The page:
Hotel Gracery Shinjuku

This was a fun, novelty type hotel that turned out to be the perfect location for us. It’s also known as the Godzilla Hotel, aptly named due to the enormous Godzilla head on its mid-level roof-deck. The thing spews out steam “fire” and lights on the hour every day, with added sound effects reverberating down the street to boot! It’s a cute little show if you’re walking around the area.

Little did I know that it’s also smack dab in the middle of Kabukicho, the red light district of Tokyo.

Totally not a bad thing though, since the area is very active and has a lot to see. The red light district here isn’t the same as a red light district would be in Amsterdam for example. There are no windows with lingerie-clad women beckoning people in. In fact, you can walk through without ever knowing anything is going on.

There are a few seedy looking characters on the corners that are obviously trying to get people into the clubs and the bars. A lot of the establishments don’t cater to non-natives, so if you don’t look Japanese, you might not get bothered (until maybe way late at night, when it can get a little more dangerous).

My Takeaway From Kabukicho + Hotel Gracery

Personally, I loved the area! I got so many cool neon-lit street shots. I was so jet lagged but totally excited to go out and photograph the streets! Josh, in the meantime, immediately passed out on the bed and didn’t end up waking up until early next morning.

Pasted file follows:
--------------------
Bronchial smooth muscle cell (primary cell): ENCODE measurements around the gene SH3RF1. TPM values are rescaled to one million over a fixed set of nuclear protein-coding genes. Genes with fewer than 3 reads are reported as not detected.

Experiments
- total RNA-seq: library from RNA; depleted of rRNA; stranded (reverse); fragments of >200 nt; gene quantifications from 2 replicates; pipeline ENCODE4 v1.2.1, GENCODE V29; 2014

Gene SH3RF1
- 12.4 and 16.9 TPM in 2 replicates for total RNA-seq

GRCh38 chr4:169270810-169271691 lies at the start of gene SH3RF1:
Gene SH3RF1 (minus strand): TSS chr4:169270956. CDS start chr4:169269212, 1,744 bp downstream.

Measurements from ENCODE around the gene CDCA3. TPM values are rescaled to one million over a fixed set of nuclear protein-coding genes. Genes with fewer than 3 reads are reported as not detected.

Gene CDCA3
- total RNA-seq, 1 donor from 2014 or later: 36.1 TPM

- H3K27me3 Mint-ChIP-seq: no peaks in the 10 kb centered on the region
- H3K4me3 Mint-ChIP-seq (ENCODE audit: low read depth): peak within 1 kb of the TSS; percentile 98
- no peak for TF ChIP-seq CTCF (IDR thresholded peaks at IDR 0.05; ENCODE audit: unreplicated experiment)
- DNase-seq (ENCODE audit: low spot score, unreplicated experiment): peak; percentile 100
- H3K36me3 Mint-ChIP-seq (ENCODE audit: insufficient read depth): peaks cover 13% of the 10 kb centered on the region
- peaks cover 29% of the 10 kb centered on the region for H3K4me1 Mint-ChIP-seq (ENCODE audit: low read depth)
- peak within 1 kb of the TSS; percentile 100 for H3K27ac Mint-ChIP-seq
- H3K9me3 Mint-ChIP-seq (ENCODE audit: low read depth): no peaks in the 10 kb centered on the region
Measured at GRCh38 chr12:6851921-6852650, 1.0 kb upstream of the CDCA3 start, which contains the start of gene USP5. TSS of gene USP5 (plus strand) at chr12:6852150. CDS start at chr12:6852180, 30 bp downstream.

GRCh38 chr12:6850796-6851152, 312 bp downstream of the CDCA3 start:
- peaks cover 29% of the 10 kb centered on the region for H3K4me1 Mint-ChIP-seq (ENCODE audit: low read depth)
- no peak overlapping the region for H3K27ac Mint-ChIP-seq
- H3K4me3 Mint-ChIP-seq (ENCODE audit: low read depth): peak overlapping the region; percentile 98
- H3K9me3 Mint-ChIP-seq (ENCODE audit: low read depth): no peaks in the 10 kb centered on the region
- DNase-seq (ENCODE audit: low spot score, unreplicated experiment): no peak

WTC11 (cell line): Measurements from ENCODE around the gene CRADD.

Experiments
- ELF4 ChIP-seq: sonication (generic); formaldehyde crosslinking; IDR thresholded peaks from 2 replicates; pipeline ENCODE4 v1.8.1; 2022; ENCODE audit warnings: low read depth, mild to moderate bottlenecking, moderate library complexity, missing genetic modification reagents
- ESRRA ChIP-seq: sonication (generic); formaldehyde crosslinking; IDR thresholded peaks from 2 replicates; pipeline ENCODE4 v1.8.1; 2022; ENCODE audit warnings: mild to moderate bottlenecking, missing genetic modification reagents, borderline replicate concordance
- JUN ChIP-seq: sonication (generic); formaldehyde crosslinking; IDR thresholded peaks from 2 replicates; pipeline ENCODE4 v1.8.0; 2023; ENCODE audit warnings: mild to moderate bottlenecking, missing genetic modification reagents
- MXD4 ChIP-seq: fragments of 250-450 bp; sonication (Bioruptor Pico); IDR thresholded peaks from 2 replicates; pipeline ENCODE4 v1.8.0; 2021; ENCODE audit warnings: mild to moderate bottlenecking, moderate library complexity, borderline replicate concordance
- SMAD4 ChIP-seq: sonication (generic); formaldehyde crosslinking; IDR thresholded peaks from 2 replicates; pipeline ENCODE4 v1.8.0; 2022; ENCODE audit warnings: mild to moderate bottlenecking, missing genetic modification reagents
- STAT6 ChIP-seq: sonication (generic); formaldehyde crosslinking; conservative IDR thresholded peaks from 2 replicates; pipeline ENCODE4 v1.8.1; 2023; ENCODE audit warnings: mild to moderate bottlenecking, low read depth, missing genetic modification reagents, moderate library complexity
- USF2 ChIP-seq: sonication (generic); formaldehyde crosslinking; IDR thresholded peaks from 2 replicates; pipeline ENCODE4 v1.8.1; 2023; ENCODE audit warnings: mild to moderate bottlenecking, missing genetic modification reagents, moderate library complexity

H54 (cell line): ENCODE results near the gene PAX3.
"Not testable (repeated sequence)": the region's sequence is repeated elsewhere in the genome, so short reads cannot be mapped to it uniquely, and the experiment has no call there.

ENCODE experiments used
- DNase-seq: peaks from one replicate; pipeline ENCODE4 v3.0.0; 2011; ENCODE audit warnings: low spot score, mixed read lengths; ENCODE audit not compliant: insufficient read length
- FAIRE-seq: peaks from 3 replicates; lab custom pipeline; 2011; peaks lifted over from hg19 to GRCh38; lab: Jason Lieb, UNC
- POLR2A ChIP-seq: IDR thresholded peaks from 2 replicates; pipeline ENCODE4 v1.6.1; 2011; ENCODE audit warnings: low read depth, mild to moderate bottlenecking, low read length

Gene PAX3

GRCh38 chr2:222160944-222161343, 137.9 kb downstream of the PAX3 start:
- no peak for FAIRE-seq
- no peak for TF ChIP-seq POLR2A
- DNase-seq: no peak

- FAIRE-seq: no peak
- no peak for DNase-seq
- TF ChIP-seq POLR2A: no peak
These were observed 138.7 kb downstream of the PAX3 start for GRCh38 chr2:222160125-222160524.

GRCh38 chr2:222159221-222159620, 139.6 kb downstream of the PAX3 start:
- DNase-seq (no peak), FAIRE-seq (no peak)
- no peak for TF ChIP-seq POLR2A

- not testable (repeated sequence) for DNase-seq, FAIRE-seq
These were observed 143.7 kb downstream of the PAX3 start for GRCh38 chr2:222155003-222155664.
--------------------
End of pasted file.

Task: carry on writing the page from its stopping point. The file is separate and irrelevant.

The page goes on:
The hotel room was TINY, as you can see in the video. I was ready for something small, but even with our carry-on sized luggage, it was hard to fit. I ended up making peace with the fact that I wasn’t going to achieve a zen living situation in the room. On the plus side, the Japanese toilet made up for all shortcomings. Nothing spells comfort like a warm toilet seat.

My Japan Trip Changed Me: A Photographic Japan Guide 14

Walking Through Japan Guide- Tokyo – Days 1-4

We walked a LOT! In fact, we chose to walk almost everywhere and only took the train back to the hotel when we physically couldn’t handle any more walking. On average, we clocked in about 10 miles a day. One of the first days was a 15-mile day. Needless to say, both Josh and I lost weight this trip.
My Japan Trip Changed Me: A Photographic Japan Guide PART I - Koi Fish in Shenji Temple Stream

  1. Shinjuku Chuo Park

    This was a nice walk in the morning. I enjoyed it more int the early morning than I did mid-day. There is a little waterfall and a turtle pond with a LOT of turtles. Also, in the morning, you’ll get to see group exercises orchestrated by NHK Rajio Taiso, a public radio exercise program blasting through the speakers which tends to attract many Japanese early risers.

  2. Meiji Jingu Park

    We went here on two separate occasions. The first time was on our second day in Tokyo. We woke up very early and decided to walk through the park. This was a very serene experience where I managed to snap plenty of photographs of the nearly empty park. If you can, go early!! Our second time was toward the tail-end of our trip, on a Sunday around 3 pm. It was extremely crowded and didn’t have nearly the same breathtaking ambiance. If you’re planning on catching photographs like the black & white shot of all the sake barrels, go early.

  3. Shibuya Crossing